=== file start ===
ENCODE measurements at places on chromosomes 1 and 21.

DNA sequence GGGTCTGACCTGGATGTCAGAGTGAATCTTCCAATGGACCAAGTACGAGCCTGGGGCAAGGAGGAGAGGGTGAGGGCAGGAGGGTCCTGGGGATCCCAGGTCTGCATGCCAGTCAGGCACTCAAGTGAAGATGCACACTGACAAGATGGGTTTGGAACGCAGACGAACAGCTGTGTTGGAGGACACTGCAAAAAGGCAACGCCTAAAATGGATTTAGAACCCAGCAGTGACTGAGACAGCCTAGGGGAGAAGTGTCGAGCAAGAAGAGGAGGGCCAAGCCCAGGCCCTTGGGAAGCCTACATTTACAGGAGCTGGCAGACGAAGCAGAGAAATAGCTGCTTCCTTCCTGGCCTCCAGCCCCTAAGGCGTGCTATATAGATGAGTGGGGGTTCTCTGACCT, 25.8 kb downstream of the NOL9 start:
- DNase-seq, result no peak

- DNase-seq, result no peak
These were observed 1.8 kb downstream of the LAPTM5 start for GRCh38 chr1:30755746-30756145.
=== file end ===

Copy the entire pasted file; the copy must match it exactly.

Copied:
ENCODE measurements at places on chromosomes 1 and 21.

DNA sequence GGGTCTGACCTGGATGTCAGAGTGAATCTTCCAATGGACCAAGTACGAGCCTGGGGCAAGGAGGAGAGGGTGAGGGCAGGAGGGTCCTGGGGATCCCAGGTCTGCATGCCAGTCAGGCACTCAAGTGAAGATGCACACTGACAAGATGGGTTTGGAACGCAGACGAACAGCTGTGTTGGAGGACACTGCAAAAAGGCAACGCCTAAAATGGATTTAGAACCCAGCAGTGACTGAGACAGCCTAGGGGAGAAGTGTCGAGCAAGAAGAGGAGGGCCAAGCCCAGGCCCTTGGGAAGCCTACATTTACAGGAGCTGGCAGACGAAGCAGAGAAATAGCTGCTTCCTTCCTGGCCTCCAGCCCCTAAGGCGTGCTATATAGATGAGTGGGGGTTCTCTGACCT, 25.8 kb downstream of the NOL9 start:
- DNase-seq, result no peak

- DNase-seq, result no peak
These were observed 1.8 kb downstream of the LAPTM5 start for GRCh38 chr1:30755746-30756145.